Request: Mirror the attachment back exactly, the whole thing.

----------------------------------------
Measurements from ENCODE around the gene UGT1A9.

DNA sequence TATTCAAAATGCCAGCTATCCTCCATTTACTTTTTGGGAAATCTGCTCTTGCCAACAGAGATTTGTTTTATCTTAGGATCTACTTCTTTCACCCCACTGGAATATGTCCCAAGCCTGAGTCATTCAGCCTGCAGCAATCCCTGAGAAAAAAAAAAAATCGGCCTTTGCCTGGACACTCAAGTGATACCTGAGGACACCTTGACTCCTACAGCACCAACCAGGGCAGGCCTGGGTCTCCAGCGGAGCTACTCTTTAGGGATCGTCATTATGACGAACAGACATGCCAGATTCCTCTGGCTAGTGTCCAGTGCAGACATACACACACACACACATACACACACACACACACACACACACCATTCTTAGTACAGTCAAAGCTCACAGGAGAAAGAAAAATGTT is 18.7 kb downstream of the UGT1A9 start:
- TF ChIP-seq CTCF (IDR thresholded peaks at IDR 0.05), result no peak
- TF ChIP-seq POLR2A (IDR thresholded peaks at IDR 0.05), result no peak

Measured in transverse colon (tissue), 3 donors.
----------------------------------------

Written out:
Measurements from ENCODE around the gene UGT1A9.

DNA sequence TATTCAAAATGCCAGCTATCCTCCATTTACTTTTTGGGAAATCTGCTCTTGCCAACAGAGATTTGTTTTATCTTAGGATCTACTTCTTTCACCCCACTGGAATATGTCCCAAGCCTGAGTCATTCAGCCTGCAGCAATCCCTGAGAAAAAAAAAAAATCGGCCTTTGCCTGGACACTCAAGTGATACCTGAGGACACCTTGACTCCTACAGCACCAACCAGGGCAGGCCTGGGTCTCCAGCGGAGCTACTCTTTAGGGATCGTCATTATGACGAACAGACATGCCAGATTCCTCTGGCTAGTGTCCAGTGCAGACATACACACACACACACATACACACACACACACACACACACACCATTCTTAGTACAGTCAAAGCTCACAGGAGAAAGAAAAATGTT is 18.7 kb downstream of the UGT1A9 start:
- TF ChIP-seq CTCF (IDR thresholded peaks at IDR 0.05), result no peak
- TF ChIP-seq POLR2A (IDR thresholded peaks at IDR 0.05), result no peak

Measured in transverse colon (tissue), 3 donors.